Optimization of cyclophosphamide therapy based on pharmacogenetics

University dissertation from Stockholm : Karolinska Institutet, Department of Medicine at Huddinge University Hospital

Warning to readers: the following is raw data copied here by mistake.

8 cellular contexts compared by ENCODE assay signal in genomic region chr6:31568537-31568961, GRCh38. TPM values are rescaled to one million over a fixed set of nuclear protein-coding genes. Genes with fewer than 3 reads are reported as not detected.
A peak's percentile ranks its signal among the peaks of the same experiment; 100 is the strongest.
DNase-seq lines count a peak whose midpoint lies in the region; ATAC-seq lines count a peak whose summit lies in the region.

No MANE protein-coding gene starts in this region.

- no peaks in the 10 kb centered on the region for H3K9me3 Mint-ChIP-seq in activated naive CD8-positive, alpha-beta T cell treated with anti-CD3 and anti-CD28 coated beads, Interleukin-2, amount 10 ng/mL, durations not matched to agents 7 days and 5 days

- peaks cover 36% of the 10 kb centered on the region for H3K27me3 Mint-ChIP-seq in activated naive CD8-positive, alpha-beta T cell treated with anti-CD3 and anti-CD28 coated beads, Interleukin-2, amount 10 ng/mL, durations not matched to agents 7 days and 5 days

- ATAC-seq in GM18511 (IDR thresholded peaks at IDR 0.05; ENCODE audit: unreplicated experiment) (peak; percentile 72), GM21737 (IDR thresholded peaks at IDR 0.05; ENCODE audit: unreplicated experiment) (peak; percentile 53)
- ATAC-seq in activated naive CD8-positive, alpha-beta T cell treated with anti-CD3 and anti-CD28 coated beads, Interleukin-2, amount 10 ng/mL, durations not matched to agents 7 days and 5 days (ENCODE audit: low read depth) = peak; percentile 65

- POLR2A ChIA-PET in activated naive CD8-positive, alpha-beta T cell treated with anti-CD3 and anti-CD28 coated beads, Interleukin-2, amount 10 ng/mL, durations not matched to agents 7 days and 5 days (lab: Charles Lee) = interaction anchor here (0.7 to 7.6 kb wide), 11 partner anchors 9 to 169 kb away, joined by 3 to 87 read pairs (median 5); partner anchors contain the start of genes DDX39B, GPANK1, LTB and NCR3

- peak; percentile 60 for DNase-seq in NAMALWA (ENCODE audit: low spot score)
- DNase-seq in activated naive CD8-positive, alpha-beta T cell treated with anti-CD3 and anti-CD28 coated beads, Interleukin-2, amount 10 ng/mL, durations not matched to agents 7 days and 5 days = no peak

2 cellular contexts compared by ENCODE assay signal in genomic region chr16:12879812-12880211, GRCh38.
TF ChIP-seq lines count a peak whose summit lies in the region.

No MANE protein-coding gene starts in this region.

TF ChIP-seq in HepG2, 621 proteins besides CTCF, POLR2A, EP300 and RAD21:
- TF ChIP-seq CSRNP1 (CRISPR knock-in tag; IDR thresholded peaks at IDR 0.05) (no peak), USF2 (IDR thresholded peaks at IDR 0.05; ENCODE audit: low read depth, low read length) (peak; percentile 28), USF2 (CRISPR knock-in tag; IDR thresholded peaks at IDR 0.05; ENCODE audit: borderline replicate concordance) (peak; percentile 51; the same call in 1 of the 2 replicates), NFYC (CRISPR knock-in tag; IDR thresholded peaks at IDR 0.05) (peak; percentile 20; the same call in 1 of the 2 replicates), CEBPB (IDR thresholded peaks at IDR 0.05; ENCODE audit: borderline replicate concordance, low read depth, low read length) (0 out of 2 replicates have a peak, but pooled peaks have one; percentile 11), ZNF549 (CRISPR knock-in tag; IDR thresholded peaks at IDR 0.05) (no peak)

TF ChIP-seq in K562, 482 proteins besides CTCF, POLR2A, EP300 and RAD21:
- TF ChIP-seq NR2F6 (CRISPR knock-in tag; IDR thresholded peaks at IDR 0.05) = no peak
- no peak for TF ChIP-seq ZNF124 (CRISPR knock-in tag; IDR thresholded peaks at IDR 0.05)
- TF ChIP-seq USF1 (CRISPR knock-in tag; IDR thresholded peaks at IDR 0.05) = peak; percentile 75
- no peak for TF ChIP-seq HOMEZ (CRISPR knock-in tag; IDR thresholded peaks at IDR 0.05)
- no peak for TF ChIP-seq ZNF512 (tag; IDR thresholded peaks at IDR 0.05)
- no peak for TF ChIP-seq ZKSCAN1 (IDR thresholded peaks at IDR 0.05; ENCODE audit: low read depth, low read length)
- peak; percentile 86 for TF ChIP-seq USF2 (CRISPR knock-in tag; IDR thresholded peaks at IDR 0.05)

Abstract: Cyclophosphamide (CPA) is one of the most broadly used anticancer agents. CPA is also a potent immunosuppressive agent that is used for the treatment of autoimmune diseases. CPA is a prodrug that is activated in liver by a 4-hydroxylation reaction catalyzed by cytochrome P450 (CYP) enzymes. The main enzyme in its activation is CYP2B6 that has a polymorphic gene. Several studies have reported high degree of inter- and intraindividual variation in CPA pharmacokinetics. The aim of this thesis was to increase the knowledge about the role of specific CYPS in CPA bioactivation, to determine the effect of dose and administration schedule on the CYP induction by CPA and to study drug-drug interaction between CPA and ciprofloxacin, in order to individualize and optimize CPA treatment. In rats treated with single dose CPA (i.v.), the CYP2B1 and CYP2B2 mRNAs and the proteins CYP2B1/2 were significantly induced. Microsomal activity of CYP2B was significantly increased as well. The maximum levels of mRNA, proteins and microsomal activity were reached at 4-8 hours after the dose. The induction in mRNA, protien and the enzyme activity were dose dependent. These results demonstrate that CPA has a high inducing effect on CYP2B1 and 2B2 in rat. In multiple dose schedule of CPA when the animals were treated with four low doses (75 mg/kg) in short intervals (6 h), we observed high induction in CYP2B1 mRNA and protein over the 24 hours. Using the same administration schedule but high doses of CPA (150 mg/kg), a decrease in CYP2B1 mRNA and protein levels were observed after the second injection which might be due to toxicity and/or down-regulation caused by CPA and/or CPA metabolites. The role of the polymorphic human CYP2B6 in CPA bioactivation using cDNAs expressed wild type (allele'l) and 3 different mutations of enzyme (alleles '4 and '6, and mutation G516T) was investigated. All three mutations have,Iess activity for the hydroxylation of CPA compared to CYP2116' 1 (wild type). Ciprofloxacin altered CPA pharmacokinetics in patients with NHI, that were treated with standard CHOP. A decrease in the exposure to drug as expressed as AUC of 4-hydroxyCPA/AUC of CPA was observed in all patients, which might influence CPA therapeutic efficacy. In conclusion, the present results show the importance of dosing regimes, administration intervals, specific CYP alleles and drug-drug interaction in CPA bioactivation. Genotyping of the patients prior to the treatment with CPA and following the effect of the therapy on gene expression can be of a high clinical importance. Inherited combinations of CYPS can determine the clinical outcome, i.e. resistance to the drug, risk of toxicity or inefficient therapy. In cases where repeated treatment with cyclophosphamide can modify the gene expression, other treatment strategy should be introduced.

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